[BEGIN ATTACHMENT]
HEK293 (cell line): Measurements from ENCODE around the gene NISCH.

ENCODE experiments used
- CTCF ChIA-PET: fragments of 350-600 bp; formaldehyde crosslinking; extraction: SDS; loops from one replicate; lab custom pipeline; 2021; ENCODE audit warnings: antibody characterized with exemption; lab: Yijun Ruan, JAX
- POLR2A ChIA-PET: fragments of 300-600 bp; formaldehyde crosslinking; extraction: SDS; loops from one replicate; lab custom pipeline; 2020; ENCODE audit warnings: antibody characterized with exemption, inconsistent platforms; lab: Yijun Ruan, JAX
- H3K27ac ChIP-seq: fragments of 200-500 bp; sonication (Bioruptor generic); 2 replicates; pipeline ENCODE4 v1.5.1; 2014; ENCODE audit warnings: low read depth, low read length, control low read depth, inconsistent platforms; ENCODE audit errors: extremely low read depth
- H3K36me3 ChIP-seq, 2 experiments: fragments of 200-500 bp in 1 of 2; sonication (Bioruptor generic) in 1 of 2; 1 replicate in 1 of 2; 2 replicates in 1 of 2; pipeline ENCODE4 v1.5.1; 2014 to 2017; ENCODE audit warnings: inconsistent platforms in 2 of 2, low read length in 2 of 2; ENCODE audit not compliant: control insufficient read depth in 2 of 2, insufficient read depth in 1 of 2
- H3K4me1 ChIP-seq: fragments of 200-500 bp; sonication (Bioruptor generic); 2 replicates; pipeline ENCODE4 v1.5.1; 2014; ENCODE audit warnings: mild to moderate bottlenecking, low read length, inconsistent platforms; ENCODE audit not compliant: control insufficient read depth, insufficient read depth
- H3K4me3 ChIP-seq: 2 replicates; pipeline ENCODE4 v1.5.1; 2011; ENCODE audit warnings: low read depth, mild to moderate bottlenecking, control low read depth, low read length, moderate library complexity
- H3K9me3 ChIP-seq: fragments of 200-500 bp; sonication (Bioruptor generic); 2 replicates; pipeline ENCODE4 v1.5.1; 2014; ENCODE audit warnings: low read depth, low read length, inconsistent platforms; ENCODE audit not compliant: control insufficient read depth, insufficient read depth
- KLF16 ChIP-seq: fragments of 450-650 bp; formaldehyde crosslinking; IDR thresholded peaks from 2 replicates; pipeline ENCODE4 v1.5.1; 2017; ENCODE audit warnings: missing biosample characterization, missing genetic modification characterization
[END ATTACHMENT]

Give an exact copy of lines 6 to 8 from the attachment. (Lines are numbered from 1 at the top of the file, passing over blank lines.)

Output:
- H3K36me3 ChIP-seq, 2 experiments: fragments of 200-500 bp in 1 of 2; sonication (Bioruptor generic) in 1 of 2; 1 replicate in 1 of 2; 2 replicates in 1 of 2; pipeline ENCODE4 v1.5.1; 2014 to 2017; ENCODE audit warnings: inconsistent platforms in 2 of 2, low read length in 2 of 2; ENCODE audit not compliant: control insufficient read depth in 2 of 2, insufficient read depth in 1 of 2
- H3K4me1 ChIP-seq: fragments of 200-500 bp; sonication (Bioruptor generic); 2 replicates; pipeline ENCODE4 v1.5.1; 2014; ENCODE audit warnings: mild to moderate bottlenecking, low read length, inconsistent platforms; ENCODE audit not compliant: control insufficient read depth, insufficient read depth
- H3K4me3 ChIP-seq: 2 replicates; pipeline ENCODE4 v1.5.1; 2011; ENCODE audit warnings: low read depth, mild to moderate bottlenecking, control low read depth, low read length, moderate library complexity